’I Didn’t Know How to Capture My Guitar in a Big Way’: Steve Stevens Recalls Tone Issues While Making ’Rebel Yell’ and How Brian May Inspired Him

Getting the right guitar tone for Billy Idol’s classic “Rebel Yell” was far from a simple task, recalled guitarist Steve Stevens.

We could easily argue that this is one of the most ’80s songs you’ll ever hear. And a huge part of it was Stevens’ guitar playing, as well as the sound that he got in the studio. “Rebel Yell” was recorded in the legendary Electric Lady Studios, and is the title track of Billy’s second studio album.

But if it weren’t for engineer Dave Wittman, the song could have easily ended up with keyboards replacing guitars, Steve Stevens said in a recent interview with Final Resonance TV. Of course, there was also the help from engineer Michael Frondelli and the record’s producer Keith Forsey.

Van Halen Stories #36 Steve Stevens “This One’s for Jan” Namm Jam 1987

“I didn’t really know how to capture my guitar in a big enough way”

“We had two great engineers on ‘Rebel Yell,’ Mike Frondelli and Dave Wittman, who was the studio engineer,” Stevens recalled (transcribed by Killer Guitar Rigs). But at the start of the sessions, the guitarist was facing some sonic-related problems. He continued:

“At that time, I didn’t really know how to capture my guitar in a big enough way. We were managed by Bill Aucoin, who managed Kiss, and I called up Bill, ‘I can’t get my guitar sound! How do I get my guitar sound?'”

“He goes, ‘Oh well, Dave Wittman does the Kiss records, and he’s over Electric Lady [Studios], send him in.'”

Billy Idol - Rebel Yell

The addition of the new engineer for the album was a relief for Stevens. But considering Dave’s résumé, there was no way for things not to sound great. The guitarist added:

“Then Dave Wittman came in, and he had done some Billy Cobham stuff, Zeppelin, Kiss — he knew how to get a good guitar sound. He set up some microphones. I’m in the control room. ‘YEAH! That’s what I’m looking for!'”

“And so from then on, I had this incredible engineer and studio at my disposal,” he added. “And it was great.”

Guitar or Synths?

Of course, the album’s producer was also there and was very helpful in adding more texture to his guitar tone. Bear in mind that these were the early 1980s, and synthesizers were somewhat looked down upon by some musicians.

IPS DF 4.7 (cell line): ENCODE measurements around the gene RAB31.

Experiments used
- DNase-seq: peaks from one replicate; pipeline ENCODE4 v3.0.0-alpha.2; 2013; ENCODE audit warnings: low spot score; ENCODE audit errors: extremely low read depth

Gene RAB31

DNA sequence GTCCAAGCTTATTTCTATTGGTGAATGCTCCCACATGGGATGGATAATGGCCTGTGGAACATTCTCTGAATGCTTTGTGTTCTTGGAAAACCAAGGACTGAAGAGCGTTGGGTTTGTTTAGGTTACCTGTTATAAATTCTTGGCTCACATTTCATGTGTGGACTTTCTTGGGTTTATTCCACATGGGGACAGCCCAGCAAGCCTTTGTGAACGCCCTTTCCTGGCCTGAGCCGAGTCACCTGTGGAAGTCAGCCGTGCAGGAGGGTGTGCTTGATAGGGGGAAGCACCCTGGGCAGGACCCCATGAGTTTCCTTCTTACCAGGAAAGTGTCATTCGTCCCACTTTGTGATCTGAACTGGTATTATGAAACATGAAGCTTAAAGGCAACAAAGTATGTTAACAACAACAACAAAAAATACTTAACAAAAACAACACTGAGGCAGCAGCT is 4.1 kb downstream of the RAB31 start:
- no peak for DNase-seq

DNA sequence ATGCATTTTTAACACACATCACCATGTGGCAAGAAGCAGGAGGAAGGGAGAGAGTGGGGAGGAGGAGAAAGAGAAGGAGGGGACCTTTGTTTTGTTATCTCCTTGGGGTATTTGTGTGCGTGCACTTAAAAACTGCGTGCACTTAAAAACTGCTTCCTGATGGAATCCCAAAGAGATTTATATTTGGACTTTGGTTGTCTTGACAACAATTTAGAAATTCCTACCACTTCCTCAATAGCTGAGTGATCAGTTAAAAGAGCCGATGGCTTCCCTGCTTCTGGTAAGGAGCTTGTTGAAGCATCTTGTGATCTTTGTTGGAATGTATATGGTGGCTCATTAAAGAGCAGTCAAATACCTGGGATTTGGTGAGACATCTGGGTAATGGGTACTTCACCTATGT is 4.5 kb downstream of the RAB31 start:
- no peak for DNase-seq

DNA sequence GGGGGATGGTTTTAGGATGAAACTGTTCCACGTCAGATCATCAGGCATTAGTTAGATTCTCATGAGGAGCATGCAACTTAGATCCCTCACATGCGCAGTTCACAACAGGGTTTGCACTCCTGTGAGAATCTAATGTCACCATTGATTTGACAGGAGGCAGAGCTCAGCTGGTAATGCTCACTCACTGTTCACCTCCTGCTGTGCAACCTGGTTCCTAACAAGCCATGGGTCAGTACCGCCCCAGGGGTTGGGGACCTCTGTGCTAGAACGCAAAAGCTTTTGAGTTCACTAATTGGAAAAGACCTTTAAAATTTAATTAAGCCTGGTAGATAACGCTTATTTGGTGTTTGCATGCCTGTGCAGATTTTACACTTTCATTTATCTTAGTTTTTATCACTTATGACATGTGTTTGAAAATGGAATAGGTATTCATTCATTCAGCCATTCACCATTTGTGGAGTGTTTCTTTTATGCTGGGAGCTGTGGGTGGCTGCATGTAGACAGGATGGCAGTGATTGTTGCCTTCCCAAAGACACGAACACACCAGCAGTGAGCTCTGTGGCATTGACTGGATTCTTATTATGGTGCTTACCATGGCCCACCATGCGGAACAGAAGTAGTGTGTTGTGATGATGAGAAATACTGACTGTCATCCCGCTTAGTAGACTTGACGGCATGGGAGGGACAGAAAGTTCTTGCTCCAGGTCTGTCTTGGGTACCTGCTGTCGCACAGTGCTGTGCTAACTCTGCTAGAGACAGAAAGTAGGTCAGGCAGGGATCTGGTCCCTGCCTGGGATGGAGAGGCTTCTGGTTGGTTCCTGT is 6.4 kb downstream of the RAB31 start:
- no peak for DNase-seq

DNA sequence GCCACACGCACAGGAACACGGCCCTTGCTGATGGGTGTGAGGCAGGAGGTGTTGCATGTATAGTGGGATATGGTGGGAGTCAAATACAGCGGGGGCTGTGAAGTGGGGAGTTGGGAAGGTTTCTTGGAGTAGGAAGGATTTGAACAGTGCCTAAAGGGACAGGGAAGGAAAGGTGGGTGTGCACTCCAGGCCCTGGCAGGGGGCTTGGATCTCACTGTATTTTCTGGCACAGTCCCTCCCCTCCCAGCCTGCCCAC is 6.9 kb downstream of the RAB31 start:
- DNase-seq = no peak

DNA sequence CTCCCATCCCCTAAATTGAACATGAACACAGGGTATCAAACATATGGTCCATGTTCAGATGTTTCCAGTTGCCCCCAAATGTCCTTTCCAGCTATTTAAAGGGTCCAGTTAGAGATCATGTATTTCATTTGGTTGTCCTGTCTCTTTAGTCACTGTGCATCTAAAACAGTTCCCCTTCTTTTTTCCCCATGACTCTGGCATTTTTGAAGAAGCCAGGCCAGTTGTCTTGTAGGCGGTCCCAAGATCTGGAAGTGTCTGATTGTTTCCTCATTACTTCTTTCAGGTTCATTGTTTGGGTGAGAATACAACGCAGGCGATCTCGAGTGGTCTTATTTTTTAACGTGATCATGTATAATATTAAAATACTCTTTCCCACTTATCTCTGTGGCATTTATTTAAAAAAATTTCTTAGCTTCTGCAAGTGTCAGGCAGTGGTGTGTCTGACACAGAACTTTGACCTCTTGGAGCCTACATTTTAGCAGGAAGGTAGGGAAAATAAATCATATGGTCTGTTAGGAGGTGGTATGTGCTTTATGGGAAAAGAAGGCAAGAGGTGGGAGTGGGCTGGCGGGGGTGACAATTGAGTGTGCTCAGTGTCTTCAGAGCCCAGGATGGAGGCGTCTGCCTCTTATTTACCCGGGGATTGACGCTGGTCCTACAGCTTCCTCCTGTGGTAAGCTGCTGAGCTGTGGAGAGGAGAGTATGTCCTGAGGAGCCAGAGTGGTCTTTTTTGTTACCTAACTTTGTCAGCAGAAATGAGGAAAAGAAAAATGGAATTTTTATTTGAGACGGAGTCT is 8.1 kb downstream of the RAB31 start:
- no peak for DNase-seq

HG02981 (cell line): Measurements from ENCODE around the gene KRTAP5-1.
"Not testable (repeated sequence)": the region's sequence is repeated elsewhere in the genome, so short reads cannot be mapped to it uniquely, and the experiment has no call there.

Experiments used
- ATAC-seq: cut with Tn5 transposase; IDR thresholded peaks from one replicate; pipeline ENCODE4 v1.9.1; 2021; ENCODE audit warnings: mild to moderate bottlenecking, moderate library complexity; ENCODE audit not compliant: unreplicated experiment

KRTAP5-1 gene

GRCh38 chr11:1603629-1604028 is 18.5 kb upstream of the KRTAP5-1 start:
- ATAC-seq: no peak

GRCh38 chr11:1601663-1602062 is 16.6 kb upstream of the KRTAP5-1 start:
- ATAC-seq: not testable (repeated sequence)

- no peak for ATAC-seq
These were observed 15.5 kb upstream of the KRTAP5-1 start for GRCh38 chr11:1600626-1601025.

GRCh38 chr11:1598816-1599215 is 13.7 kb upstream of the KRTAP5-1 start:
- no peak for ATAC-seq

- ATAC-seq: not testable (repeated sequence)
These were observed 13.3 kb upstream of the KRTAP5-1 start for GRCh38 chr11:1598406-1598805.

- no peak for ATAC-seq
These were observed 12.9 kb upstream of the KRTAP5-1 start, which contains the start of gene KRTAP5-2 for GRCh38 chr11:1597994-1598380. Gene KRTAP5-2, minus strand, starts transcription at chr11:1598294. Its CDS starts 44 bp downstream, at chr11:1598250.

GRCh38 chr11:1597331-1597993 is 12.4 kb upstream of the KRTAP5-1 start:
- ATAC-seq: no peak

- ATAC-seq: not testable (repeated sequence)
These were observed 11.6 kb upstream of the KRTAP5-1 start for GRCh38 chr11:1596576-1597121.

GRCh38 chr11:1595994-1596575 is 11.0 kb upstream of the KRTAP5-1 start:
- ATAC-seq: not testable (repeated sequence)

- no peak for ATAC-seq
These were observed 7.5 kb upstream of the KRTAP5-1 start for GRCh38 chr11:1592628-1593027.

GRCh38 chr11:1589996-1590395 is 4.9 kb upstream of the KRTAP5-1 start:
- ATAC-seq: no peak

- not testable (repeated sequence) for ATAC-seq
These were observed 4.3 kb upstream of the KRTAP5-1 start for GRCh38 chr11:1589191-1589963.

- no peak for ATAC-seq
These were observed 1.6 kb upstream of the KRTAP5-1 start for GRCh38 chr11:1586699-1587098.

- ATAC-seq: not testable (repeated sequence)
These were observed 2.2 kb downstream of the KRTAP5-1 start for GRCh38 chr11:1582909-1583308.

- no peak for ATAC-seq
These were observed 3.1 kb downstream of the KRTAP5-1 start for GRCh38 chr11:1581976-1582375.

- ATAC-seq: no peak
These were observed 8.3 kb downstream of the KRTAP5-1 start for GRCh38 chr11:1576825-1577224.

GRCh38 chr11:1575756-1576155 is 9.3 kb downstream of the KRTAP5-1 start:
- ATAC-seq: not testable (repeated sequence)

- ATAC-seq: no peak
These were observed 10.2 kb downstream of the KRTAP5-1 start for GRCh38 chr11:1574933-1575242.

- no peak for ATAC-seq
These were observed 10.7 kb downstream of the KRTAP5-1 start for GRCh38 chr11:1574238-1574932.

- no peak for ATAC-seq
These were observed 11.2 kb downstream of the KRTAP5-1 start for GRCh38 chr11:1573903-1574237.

With that in mind, Stevens felt like he wanted to do everything on a guitar without adding in synths. Reflecting on working with the record’s producer, he added:

“And also our producer, Keith Forsey, afforded me the opportunity to really experiment. I loved that the Queen records said ‘No synthesizers’ on them.”

“And we’re in there in ’83 — end of ’83 — and I said, ‘Everybody’s using keyboards and all this kind of stuff. And I’d really like to fill that space with my guitar. I want to experiment and make my guitar the way Brian May did it,’ and Keith afforded me that. I said, ‘Look, if I don’t do it, then you bring in the keyboards!'”

Tip of the month: Steve Stevens shows how to play "Rebel Yell"

The inspiration he got from Brian May and his very specific tone turned out to be very helpful in making “Rebel Yell” such a great song. The guitar tone on it is huge, it has more textures to it, and, most importantly, it fits the full picture.

Unlikely Inspiration

One of the things that also stands out in the song is the intro riff on the guitar. We’re looking at a somewhat tricky fingerpicking part with a few notes in bass moving along and the perfect fourth on the top two strings, keeping a steady rhythm in eighth notes.

When asked about how this came to be, Stevens said that the intro part had — believe it or not — folk roots.

Billy Idol (65) Steve Stevens (62) "Rebel Yell" (live)

“John Fahey, Leo Kottke,” Steve said while revealing two names who inspired him. “I started on guitar, about seven-and-a-half. That was on a crappy little nylon string acoustic, and I didn’t get an electric guitar till I was 13.”

“So that whole time is when all this Greenwich Village folk scene was really happening. James Taylor, Joni Mitchell — all these kinds of stuff. And that’s primarily what I played. So that kind of acoustic side.”

Co-written by Stevens and Idol, “Rebel Yell” would end up as one of the singer’s biggest singles. This hit from 1983 has since been praised by both pop and rock fans.

Photos: Stefan Brending (2019 RiP Deadland Ritual – Steve Stevens – by 2eight – 8SC9897), Raph_PH (Queen And Adam Lambert – The O2 – Tuesday 12th December 2017 QueenO2121217-26 (39066621655))

  • David Slavkovic

    David always planned for music to be nothing more than a hobby. However, after a short career as an agricultural engineer he ended up news editor at KillerGuitarRigs, senior editor at Ultimate-Guitar.com, as well as a freelance contributor to online magazines such as GuitaristNextdoor and brands like Sam Ash.